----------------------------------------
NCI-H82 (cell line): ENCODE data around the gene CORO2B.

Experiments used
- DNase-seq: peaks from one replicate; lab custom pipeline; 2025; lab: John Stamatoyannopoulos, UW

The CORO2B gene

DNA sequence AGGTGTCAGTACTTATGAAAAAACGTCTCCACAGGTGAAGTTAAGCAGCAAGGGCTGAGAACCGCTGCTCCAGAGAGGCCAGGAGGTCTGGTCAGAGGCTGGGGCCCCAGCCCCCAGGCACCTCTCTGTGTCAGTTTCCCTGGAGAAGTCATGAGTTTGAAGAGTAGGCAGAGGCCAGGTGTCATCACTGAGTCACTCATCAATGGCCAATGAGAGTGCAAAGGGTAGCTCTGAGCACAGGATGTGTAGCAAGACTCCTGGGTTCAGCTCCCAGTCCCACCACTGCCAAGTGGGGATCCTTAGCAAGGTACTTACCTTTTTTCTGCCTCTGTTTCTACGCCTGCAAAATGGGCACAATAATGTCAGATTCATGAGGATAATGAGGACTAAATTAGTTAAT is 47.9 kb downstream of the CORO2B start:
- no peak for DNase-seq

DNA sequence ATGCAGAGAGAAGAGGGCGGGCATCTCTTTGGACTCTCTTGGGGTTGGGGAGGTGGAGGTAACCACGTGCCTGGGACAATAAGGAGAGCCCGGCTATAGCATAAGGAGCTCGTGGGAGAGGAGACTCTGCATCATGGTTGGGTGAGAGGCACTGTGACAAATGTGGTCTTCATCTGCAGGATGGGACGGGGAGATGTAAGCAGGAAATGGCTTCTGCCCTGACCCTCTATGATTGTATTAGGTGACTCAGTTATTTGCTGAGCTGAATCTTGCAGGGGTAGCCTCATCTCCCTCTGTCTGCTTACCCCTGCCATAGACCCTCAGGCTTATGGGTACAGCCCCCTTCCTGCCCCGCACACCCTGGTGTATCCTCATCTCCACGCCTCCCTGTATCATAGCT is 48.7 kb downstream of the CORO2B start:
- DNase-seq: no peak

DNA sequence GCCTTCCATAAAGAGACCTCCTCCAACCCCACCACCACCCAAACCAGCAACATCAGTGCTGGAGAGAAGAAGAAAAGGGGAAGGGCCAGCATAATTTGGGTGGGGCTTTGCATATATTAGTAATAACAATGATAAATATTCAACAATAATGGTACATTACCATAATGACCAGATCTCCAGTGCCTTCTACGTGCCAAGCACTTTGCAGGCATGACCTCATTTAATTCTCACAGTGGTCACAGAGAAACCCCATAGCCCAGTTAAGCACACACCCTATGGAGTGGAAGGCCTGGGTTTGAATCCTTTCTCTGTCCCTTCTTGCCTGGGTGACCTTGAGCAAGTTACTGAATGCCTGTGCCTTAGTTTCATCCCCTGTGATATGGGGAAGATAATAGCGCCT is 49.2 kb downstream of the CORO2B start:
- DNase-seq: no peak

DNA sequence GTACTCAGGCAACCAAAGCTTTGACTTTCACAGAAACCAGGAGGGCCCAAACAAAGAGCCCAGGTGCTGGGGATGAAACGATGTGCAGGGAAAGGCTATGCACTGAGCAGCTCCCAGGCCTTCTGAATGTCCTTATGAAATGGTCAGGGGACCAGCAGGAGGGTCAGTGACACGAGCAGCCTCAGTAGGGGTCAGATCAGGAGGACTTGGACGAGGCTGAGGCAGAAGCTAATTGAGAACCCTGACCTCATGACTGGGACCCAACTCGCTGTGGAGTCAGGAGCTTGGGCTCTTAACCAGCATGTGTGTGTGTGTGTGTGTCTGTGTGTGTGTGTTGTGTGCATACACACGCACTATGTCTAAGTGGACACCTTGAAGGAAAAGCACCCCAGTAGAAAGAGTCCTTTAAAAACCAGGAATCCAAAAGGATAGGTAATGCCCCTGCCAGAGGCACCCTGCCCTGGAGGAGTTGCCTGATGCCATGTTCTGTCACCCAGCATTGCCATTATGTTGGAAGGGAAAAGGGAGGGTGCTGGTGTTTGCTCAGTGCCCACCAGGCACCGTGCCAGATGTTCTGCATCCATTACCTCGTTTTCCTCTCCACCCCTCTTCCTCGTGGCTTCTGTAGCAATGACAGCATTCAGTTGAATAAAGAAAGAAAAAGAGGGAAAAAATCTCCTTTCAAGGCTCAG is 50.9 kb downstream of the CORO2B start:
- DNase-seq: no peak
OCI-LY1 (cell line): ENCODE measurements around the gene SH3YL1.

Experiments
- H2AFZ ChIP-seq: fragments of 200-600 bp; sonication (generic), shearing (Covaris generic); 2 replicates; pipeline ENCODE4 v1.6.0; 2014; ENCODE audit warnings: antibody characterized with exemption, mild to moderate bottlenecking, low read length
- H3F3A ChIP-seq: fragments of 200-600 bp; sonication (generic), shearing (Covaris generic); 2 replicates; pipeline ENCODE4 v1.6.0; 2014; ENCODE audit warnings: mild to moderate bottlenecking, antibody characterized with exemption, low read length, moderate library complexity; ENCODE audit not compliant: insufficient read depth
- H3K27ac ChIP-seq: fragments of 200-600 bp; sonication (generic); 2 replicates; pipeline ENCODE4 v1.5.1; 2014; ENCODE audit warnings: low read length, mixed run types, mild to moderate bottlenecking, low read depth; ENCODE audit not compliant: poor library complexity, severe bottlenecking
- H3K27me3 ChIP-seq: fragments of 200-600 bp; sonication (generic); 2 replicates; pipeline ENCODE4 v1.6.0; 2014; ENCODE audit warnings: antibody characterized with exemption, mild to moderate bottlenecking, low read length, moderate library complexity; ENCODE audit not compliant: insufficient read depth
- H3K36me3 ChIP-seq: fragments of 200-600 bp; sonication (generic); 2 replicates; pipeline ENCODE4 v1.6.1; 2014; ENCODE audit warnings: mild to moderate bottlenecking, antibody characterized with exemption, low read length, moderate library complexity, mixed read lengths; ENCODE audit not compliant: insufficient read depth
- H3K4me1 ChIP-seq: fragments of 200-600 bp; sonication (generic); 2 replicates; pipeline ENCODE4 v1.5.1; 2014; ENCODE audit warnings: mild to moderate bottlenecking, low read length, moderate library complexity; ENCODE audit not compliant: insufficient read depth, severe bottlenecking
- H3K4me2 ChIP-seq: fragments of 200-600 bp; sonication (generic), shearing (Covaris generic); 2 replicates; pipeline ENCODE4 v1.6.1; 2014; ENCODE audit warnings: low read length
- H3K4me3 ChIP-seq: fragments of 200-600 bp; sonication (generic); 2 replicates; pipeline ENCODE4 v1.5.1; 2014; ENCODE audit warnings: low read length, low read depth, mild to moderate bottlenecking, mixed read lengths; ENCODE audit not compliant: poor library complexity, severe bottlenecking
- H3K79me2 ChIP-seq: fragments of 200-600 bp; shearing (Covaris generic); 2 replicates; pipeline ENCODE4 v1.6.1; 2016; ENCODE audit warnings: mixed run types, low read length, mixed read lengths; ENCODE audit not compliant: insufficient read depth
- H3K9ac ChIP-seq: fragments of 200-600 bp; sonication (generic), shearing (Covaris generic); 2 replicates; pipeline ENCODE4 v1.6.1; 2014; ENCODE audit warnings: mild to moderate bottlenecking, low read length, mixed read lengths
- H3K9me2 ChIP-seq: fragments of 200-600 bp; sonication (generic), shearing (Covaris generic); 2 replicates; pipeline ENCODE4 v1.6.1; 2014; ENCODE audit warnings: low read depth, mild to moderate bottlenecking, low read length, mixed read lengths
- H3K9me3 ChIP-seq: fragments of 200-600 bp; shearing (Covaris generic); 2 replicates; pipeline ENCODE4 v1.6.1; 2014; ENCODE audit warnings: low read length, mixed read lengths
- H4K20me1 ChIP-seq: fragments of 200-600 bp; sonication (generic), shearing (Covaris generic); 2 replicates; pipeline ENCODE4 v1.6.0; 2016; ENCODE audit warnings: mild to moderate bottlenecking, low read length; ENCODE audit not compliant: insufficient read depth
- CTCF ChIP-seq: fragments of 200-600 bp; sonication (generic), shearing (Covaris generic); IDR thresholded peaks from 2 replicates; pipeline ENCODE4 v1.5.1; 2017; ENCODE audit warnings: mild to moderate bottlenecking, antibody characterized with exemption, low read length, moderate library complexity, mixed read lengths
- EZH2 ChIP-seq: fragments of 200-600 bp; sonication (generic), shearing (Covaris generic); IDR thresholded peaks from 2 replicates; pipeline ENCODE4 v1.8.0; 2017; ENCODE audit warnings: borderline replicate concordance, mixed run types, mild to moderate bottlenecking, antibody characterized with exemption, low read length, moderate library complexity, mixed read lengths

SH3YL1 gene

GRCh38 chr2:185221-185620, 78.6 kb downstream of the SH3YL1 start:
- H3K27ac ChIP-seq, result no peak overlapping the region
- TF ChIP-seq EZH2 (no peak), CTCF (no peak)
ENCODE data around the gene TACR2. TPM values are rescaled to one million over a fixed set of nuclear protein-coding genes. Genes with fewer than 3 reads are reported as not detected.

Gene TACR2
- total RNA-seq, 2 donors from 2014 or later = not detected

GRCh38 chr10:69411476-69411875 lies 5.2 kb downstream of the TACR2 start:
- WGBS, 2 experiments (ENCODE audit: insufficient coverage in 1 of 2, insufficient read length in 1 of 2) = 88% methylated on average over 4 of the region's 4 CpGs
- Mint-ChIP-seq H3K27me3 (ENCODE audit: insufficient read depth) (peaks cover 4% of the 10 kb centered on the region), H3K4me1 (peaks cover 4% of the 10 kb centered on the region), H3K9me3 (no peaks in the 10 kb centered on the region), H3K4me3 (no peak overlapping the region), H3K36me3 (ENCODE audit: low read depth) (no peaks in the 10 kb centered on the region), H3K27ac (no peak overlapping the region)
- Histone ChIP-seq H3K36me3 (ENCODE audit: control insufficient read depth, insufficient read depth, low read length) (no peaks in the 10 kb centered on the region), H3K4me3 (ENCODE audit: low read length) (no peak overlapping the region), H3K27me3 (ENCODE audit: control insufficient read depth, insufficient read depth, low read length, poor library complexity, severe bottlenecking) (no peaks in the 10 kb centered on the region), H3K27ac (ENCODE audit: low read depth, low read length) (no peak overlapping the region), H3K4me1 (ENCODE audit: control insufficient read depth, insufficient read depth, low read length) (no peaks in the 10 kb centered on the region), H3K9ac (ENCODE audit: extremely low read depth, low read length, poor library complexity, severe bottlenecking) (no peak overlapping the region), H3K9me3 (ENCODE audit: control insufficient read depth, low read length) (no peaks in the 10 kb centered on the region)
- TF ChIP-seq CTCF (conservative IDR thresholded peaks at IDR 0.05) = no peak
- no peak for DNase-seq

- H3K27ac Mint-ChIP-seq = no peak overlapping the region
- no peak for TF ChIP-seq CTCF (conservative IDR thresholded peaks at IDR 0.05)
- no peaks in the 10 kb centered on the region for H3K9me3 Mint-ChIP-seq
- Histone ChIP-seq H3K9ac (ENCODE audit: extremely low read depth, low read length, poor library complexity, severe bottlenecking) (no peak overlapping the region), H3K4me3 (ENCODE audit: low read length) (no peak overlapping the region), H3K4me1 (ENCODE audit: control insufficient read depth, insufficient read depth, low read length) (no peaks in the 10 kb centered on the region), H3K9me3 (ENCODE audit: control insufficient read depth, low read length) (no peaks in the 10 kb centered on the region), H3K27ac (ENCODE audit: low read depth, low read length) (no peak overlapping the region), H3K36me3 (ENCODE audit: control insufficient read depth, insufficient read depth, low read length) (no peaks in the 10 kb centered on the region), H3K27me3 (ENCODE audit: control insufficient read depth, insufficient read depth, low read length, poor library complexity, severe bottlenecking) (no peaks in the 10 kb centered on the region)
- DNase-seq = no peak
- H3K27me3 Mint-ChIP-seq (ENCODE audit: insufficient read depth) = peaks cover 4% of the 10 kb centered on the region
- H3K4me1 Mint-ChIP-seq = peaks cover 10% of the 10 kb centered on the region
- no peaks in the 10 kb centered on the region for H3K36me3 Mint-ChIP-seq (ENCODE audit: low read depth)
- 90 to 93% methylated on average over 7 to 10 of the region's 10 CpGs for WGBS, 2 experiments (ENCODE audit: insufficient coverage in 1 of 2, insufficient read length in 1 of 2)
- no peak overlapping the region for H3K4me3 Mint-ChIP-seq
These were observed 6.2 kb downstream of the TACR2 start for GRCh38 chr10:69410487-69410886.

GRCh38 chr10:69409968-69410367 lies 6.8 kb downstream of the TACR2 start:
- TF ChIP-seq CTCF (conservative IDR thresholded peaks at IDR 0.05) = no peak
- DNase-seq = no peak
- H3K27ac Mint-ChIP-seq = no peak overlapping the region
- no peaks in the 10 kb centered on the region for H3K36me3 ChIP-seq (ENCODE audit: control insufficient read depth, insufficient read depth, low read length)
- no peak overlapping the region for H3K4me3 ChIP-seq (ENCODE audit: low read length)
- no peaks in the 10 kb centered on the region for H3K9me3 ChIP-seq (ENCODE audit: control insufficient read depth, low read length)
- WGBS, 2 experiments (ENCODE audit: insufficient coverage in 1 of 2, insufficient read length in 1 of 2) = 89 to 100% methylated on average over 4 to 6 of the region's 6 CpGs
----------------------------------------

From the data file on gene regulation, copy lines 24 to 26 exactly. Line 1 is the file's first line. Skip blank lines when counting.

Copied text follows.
- H3K9ac ChIP-seq: fragments of 200-600 bp; sonication (generic), shearing (Covaris generic); 2 replicates; pipeline ENCODE4 v1.6.1; 2014; ENCODE audit warnings: mild to moderate bottlenecking, low read length, mixed read lengths
- H3K9me2 ChIP-seq: fragments of 200-600 bp; sonication (generic), shearing (Covaris generic); 2 replicates; pipeline ENCODE4 v1.6.1; 2014; ENCODE audit warnings: low read depth, mild to moderate bottlenecking, low read length, mixed read lengths
- H3K9me3 ChIP-seq: fragments of 200-600 bp; shearing (Covaris generic); 2 replicates; pipeline ENCODE4 v1.6.1; 2014; ENCODE audit warnings: low read length, mixed read lengths